I know there are those who dismiss everything written on Quillette as “alt-right”, and won’t read it, but if you’re one of them, you’re doing yourself no favors. The site is not “alt right,” though it sometimes defends conservative positions. But it also criticizes fulminating wokeness and says things that are correct but taboo to say for “progressive liberals.” And it has some good articles. I glance at it about every ten days, though I don’t often highlight it.
This week they’ve made a list of the “best on campus crises,” many of which you’ve read about here. I’ll just list the crises and give the links, which go to the relevant Quillette description, but you may want to weigh in below about which “crisis” is the most egregious. Click on the screenshot below to read the piece. I will make a few comments, and those will be flush left.
The Hysterical Campus | Heather Mac Donald
This describes her cancellation while trying to give a speech at UCLA.
Smith College was accused of racism after the police accosted a black student/worker resting in a closed-off lounge (they didn’t know she was black when they were called). Smith’s own investigation showed that no racism was involved, but Smith refuses to admit this repugnant conclusion. Kay also talks about the well known situation of Oberlin College versus Gibson’s Bakery (see below).
Smith is where employee Jodi Shaw resigned after her run-in with the authorities that wanted participate in what seems like a “struggle session.”
Ideology and Facts Collide at Oberlin College | Daniel McGraw
Here’s another case where a college refused to admit it did wrong, and its refusal cost Oberlin $25 million, which, as far as I know, it still hasn’t paid to Gibson’s Bakery.
A police shooting in nearby Philadelphia caused a student strike, a campus meltdown, and the caving-in to student demands by one of the most cowardly administrations I’ve ever seen.
I wasn’t familiar with this case, which took place at Brock University in Ontario. This is a mess, involving “indigenization and colonization” efforts, Vice-Provost for Indigenous Engagement Robyn Bourgeois, criticism of her statements, and her attempts to suppress that criticism while portraying herself as a victim.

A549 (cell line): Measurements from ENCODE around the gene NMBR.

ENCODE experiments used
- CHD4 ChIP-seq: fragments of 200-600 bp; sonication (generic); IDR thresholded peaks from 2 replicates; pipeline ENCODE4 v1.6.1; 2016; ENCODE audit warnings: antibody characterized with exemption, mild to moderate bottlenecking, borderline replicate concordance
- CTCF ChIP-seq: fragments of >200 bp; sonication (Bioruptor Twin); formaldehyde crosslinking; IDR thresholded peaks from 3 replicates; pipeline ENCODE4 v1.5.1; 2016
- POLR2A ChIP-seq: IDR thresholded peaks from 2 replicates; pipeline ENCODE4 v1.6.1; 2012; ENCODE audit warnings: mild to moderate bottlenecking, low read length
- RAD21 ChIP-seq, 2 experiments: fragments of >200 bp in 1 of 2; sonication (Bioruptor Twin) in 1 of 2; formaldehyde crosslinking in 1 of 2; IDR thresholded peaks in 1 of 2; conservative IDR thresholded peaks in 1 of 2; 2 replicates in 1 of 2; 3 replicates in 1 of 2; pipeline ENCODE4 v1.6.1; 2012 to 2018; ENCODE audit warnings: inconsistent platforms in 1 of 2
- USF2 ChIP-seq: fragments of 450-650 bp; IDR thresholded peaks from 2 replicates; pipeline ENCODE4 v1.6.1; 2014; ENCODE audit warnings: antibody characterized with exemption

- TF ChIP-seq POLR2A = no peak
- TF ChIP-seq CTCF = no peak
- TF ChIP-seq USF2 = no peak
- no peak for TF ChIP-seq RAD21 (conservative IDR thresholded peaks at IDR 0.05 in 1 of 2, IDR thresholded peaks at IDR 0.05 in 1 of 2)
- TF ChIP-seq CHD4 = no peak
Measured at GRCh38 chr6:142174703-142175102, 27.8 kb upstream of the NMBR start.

Haverford is loosely affiliated with Bryn Mawr, and, like Bryn Mawr above, the school melted down after the police shooting in Philly. And Haverford’s President Wendy Raymond not only gave in to some ludicrous student demands, but abased herself with some self-flagellating statements.
Georgetown’s Cultural Revolution | Lama Abu-Odeh
A professor was caught on video bemoaning the low performance of black students in her class, which the students and many faculty chose to interpret as a racist statement rather than a statement of frustration about the performance differential between races. (We don’t know what was in the professor’s mind.) The professor, an adjunct, was forced to resign.
The author, Abu-Odeh, is a professor of law at Georgetown, and he follows the incident with a long (and a bit tedious) discussion of the clashes of ideology on campus and throughout the U.S.
A Declaration of Independence by a Princeton Professor | Joshua T. Katz
Katz is a professor of classics at Princeton, and this article, criticizing a faculty letter, was his “declaration of independence.”
A large group of Princeton professors signed a group letter accusing the school of structural racism and demanding more equity. To me, some of their demands for change are reasonable, but this demand for a Star Chamber to police speech, behavior, and even research and publication wasn’t:
Constitute a committee composed entirely of faculty that would oversee the investigation and discipline of racist behaviors, incidents, research, and publication on the part of faculty, following a protocol for grievance and appeal to be spelled out in Rules and Procedures of the Faculty. Guidelines on what counts as racist behavior, incidents, research, and publication will be authored by a faculty committee for incorporation into the same set of rules and procedures.
(There are other demands that seem invidious as well.) The students followed with supporting letters demanding that the Princeton campus police be defunded.
Evergreen State and the Battle for Modernity | Michael Aaron
We all know about the dissolution of dignity and liberal humanism at Evergreen State, the worst case I now of in recent years. The article above was written in 2017, and you can read my many posts on Evergreen State here. It’s too familiar to many of us to go into detail; read the piece if you’re unfamiliar with this odious college.
Finally, there’s a summing-up essay by an associate professor of sociology at California State University, Los Angeles.
The Free Speech Crisis on Campus Is Worse than People Think | Bradley Campbell
This describes the “victimhood culture” involved in so many of the incidents above. And remember, don’t think these incidents are limited to campus. We already know they’ve spread widely: into the media, into entertainment, and into politics. As Andrew Sullivan said, “We’re all on campus now.”